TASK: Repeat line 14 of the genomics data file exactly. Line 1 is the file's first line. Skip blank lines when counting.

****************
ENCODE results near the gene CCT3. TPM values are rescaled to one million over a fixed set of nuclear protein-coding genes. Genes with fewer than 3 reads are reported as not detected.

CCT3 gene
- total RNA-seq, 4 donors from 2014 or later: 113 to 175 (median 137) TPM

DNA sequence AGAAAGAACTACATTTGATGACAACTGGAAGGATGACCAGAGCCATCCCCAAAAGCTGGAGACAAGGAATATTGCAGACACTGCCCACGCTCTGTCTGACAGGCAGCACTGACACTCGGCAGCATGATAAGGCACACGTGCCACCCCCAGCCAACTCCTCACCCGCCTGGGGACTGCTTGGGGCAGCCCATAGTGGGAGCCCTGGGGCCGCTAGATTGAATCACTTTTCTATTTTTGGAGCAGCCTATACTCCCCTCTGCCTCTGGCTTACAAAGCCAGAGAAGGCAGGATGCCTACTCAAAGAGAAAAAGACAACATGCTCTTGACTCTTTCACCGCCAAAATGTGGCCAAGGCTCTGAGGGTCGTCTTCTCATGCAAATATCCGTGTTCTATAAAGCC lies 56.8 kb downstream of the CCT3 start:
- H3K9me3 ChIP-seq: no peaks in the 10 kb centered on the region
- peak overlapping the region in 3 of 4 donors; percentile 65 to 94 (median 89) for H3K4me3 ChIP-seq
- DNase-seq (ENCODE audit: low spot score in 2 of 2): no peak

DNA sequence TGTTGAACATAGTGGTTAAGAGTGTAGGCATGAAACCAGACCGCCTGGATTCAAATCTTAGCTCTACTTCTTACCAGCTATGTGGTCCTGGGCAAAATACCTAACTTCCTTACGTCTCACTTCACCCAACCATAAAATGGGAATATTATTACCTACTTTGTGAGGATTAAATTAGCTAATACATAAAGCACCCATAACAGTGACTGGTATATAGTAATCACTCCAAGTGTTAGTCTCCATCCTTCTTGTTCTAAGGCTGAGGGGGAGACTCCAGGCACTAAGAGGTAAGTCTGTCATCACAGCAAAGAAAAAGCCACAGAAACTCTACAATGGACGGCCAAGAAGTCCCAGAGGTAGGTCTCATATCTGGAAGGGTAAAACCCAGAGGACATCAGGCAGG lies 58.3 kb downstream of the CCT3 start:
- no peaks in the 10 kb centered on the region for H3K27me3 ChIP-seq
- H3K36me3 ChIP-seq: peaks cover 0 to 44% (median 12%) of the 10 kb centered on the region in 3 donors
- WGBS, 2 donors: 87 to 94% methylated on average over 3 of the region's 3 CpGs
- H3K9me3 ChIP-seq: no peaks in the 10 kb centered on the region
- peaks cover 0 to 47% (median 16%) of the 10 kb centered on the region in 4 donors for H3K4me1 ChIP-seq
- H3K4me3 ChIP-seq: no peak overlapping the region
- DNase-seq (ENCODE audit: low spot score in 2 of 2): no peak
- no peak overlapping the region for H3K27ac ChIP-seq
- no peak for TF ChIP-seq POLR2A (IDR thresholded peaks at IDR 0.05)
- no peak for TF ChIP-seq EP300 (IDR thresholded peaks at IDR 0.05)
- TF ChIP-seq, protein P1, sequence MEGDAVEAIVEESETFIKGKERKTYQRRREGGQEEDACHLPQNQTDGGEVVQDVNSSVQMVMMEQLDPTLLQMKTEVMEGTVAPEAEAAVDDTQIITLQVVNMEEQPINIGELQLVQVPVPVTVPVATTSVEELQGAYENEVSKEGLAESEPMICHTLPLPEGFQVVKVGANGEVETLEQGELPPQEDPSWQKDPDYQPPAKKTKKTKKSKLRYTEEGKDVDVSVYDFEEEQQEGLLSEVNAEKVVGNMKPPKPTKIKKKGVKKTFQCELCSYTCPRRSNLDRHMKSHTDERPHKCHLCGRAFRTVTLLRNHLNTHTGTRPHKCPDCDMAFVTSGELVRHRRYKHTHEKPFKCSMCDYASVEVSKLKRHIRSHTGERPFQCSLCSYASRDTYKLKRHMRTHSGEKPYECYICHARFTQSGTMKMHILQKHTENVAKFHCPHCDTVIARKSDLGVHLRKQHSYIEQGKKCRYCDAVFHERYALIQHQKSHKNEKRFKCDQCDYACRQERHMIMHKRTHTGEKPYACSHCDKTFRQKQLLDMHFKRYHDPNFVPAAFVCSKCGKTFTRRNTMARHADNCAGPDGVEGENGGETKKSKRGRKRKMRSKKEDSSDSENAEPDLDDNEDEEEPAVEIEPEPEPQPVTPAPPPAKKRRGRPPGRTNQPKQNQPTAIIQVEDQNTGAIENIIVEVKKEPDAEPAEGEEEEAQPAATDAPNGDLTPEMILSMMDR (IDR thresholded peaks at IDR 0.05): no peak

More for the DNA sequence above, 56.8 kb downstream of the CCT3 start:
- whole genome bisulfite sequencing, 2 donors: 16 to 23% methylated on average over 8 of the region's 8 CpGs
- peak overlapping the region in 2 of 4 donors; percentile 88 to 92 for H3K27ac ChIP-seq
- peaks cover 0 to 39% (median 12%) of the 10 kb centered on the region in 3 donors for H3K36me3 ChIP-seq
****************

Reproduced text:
- H3K4me3 ChIP-seq: no peak overlapping the region